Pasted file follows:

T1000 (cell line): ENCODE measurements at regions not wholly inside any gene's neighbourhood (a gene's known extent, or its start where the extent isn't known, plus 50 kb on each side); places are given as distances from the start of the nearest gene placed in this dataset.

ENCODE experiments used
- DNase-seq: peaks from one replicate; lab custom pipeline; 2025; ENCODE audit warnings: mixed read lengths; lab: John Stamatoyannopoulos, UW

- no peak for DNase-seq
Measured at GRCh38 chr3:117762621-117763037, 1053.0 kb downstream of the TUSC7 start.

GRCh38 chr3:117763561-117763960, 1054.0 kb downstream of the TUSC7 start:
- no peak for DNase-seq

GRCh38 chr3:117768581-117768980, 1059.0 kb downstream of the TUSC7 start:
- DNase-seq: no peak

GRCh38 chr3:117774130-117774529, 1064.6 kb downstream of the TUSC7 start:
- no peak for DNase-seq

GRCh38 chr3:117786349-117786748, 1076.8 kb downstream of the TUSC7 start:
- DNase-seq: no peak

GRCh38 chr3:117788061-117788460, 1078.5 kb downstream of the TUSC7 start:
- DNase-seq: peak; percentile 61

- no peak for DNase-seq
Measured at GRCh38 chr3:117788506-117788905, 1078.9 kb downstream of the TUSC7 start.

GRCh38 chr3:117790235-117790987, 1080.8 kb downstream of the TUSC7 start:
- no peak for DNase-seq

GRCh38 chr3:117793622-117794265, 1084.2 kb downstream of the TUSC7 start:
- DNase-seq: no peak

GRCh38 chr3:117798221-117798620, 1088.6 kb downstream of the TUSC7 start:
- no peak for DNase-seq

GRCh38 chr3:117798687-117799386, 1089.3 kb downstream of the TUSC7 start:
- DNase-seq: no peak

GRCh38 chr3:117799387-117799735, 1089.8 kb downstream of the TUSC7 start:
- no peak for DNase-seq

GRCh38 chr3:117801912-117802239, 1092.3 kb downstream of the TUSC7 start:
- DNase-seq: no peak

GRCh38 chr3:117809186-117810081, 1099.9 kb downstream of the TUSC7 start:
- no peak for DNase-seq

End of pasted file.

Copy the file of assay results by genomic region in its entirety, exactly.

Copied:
T1000 (cell line): ENCODE measurements at regions not wholly inside any gene's neighbourhood (a gene's known extent, or its start where the extent isn't known, plus 50 kb on each side); places are given as distances from the start of the nearest gene placed in this dataset.

ENCODE experiments used
- DNase-seq: peaks from one replicate; lab custom pipeline; 2025; ENCODE audit warnings: mixed read lengths; lab: John Stamatoyannopoulos, UW

- no peak for DNase-seq
Measured at GRCh38 chr3:117762621-117763037, 1053.0 kb downstream of the TUSC7 start.

GRCh38 chr3:117763561-117763960, 1054.0 kb downstream of the TUSC7 start:
- no peak for DNase-seq

GRCh38 chr3:117768581-117768980, 1059.0 kb downstream of the TUSC7 start:
- DNase-seq: no peak

GRCh38 chr3:117774130-117774529, 1064.6 kb downstream of the TUSC7 start:
- no peak for DNase-seq

GRCh38 chr3:117786349-117786748, 1076.8 kb downstream of the TUSC7 start:
- DNase-seq: no peak

GRCh38 chr3:117788061-117788460, 1078.5 kb downstream of the TUSC7 start:
- DNase-seq: peak; percentile 61

- no peak for DNase-seq
Measured at GRCh38 chr3:117788506-117788905, 1078.9 kb downstream of the TUSC7 start.

GRCh38 chr3:117790235-117790987, 1080.8 kb downstream of the TUSC7 start:
- no peak for DNase-seq

GRCh38 chr3:117793622-117794265, 1084.2 kb downstream of the TUSC7 start:
- DNase-seq: no peak

GRCh38 chr3:117798221-117798620, 1088.6 kb downstream of the TUSC7 start:
- no peak for DNase-seq

GRCh38 chr3:117798687-117799386, 1089.3 kb downstream of the TUSC7 start:
- DNase-seq: no peak

GRCh38 chr3:117799387-117799735, 1089.8 kb downstream of the TUSC7 start:
- no peak for DNase-seq

GRCh38 chr3:117801912-117802239, 1092.3 kb downstream of the TUSC7 start:
- DNase-seq: no peak

GRCh38 chr3:117809186-117810081, 1099.9 kb downstream of the TUSC7 start:
- no peak for DNase-seq